English: If you don’t practice often, you will not improve.
Español: Si no practicas a menudo, no mejorarás.
The most annoying aspect if this common error is that the conditional tense doesn’t get used in present conditional constructions. There is a Spanish grammar conditional construction that uses the conditional tense but you need to also use the subjunctive tense (which should be avoided unless you know a heap of vocabulary and the indicative tenses really well).
If you want to see how and where the conditional tense is used, check out this post on the common uses of the conditional tense.
How good will your Spanish be as a result of reading this post?
It comes down to how much you practice using the tips and techniques in this post in the near and distant future.
Take a few of the example uses, combine them with a few of the irregular conjugated verbs in the future tense and then use them in combination with your best pronunciation when you next get a change to chat with a Spanish native.
How else can you use the Spanish future tense?
In general, the future tenses in Spanish and in English are used similarly to talk about future actions and events. The Spanish future tense is generally translated into English with the modal auxiliary will. In Spanish the future tense can be formed in two different ways: the simple future (or synthetic future) and the periphrastic future (ir + a + infinitive).
Simple Future or Synthetic Future
The simple future (or synthetic future) is so-named because it is a one-word tense.
The future is conjugated by taking the infinitive and adding the appropriate endings as in the following table:
|hablar to speak|
|yo hablaré||nosotros/as hablaremos|
|él/ella/usted hablará||ellos/as/ustedes hablarán|
What do you think it will be like?
Some verbs are irregular in the future and do not use the infinitive as the stem to form the simple future. Some examples are:
- Tener and its compounds (mantener, obtener, etc.): tendré, tendrás, tendrá, mantendremos, obtendrán, etc.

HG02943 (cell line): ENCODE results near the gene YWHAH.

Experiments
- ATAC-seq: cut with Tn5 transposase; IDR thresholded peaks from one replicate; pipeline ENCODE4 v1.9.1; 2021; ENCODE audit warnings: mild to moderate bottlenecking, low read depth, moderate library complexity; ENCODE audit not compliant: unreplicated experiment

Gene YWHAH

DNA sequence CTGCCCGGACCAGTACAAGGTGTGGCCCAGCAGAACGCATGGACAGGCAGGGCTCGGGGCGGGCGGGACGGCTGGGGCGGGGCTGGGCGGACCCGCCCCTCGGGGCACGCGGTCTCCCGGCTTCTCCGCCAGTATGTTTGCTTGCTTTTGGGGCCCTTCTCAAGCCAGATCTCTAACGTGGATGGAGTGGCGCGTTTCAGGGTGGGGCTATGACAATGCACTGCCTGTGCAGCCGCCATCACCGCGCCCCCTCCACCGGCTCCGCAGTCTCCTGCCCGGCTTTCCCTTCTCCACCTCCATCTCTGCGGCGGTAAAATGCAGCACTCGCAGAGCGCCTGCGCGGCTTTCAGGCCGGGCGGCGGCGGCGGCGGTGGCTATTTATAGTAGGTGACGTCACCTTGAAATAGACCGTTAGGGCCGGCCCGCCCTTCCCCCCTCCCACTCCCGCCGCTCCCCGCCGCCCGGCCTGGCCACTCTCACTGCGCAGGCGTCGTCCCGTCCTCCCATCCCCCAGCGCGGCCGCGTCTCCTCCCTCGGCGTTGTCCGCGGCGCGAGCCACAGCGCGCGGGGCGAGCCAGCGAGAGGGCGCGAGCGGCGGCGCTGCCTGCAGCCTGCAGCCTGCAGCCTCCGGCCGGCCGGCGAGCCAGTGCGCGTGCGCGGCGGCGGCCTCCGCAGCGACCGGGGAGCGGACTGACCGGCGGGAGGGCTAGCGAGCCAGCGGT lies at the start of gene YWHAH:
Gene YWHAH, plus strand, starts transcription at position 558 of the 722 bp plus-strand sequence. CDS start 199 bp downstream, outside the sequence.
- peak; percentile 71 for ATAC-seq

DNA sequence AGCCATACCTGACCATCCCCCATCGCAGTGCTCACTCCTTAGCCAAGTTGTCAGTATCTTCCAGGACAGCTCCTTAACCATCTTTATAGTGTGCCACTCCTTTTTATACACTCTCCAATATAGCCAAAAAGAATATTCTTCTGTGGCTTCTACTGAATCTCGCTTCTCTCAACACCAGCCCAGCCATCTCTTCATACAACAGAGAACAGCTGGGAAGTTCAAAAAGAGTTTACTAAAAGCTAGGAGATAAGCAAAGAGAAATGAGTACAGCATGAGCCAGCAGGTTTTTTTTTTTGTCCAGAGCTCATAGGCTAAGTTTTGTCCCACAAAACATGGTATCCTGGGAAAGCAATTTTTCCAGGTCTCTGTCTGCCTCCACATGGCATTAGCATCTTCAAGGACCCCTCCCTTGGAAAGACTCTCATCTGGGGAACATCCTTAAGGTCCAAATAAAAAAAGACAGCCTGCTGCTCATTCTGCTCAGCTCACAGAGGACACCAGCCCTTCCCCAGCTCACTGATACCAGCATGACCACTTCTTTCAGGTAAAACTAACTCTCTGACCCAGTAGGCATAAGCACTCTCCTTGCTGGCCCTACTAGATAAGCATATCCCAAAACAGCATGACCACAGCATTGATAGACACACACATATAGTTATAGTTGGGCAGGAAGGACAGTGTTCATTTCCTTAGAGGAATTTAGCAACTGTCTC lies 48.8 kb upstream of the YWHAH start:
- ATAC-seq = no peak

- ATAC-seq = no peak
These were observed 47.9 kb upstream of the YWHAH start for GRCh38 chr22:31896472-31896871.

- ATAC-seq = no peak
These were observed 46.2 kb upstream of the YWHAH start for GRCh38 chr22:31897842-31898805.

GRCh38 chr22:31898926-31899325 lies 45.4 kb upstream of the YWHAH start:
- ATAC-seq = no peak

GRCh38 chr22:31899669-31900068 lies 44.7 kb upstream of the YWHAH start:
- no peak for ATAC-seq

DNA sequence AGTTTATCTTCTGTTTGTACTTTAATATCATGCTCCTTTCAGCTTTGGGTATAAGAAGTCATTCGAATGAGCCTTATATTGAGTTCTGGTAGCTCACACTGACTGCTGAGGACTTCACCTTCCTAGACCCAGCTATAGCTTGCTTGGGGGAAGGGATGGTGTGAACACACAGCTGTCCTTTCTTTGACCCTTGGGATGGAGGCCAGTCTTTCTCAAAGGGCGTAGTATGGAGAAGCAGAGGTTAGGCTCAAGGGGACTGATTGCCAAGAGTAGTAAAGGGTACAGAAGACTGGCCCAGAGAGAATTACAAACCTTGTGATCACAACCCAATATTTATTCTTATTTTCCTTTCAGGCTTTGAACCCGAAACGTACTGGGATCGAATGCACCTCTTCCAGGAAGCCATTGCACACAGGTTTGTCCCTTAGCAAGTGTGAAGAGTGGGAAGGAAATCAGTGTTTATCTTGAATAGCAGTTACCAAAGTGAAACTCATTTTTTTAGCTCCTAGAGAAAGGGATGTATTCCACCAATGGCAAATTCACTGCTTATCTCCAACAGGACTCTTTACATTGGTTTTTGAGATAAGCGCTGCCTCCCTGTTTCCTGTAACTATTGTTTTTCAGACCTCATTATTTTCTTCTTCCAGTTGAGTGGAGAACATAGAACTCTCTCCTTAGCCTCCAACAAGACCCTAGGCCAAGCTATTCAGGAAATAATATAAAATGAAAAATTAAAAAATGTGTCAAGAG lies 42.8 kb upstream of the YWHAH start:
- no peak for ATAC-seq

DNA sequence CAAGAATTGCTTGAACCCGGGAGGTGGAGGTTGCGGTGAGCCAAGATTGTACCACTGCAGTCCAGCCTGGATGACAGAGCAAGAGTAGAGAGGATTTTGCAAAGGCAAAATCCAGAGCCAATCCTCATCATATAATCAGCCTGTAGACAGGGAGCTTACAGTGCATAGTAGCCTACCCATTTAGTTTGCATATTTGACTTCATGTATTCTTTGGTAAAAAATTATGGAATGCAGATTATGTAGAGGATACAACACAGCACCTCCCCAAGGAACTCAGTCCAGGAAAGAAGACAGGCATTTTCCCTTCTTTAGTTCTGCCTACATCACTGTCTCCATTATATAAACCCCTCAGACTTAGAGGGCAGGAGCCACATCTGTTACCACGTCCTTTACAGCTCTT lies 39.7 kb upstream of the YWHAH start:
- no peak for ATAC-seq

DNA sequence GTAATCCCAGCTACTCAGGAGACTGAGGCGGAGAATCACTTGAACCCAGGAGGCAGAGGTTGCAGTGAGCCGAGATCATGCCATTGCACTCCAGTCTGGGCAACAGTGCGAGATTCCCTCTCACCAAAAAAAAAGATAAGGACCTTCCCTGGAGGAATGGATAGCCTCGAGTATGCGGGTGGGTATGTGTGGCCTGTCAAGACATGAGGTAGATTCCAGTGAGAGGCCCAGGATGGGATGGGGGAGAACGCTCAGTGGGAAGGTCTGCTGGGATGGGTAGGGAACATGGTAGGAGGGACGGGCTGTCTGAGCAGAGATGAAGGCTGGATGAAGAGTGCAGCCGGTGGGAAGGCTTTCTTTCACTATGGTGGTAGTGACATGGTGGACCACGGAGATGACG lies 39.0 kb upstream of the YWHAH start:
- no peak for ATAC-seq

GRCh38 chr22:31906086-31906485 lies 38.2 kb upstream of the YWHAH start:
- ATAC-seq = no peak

- Haber: habrá
- Venir: vendré, vendrás, vendrá, etc.
- Decir: diré, dirás, dirá, etc.
- Hacer: haré, harás, hará, etc.
- Poner: pondré, pondrás, pondrá, etc.
- Salir: saldré, saldrás, saldrá, etc.
- Poder: podré, podrás, podrá, etc.
- Querer: querré, querrás, querrá, etc.
- Saber: sabré, sabrás, sabrá, etc.
Do you think that you will have children some day?
Possibility or Uncertainty
In in addition to describing the future, the synthetic future (but not the periphrastic future) can also be used to make predictions or guesses about the present.Tenía un sabor diferente que lo de aquí. Será por los ingredientes locales que usan o no sé qué, pero tenía un sabor diferente.
It tasted different compared to the one you find here. It might be because of the local ingredients that they use or something else, but it tasted different.
The periphrastic future is formed using the present tense of the auxiliar verb ir (to go) followed by the preposition a plus the infinitive of the main verb.
|hablar to speak|
|yo voya hablar||nosotros/as vamosa hablar|
|tú vasa hablar|
|él/ella/usted vaa hablar||ellos/as/ustedes vana hablar|
I will not say anything.
Future tense forms from the Spanish in Texas Corpus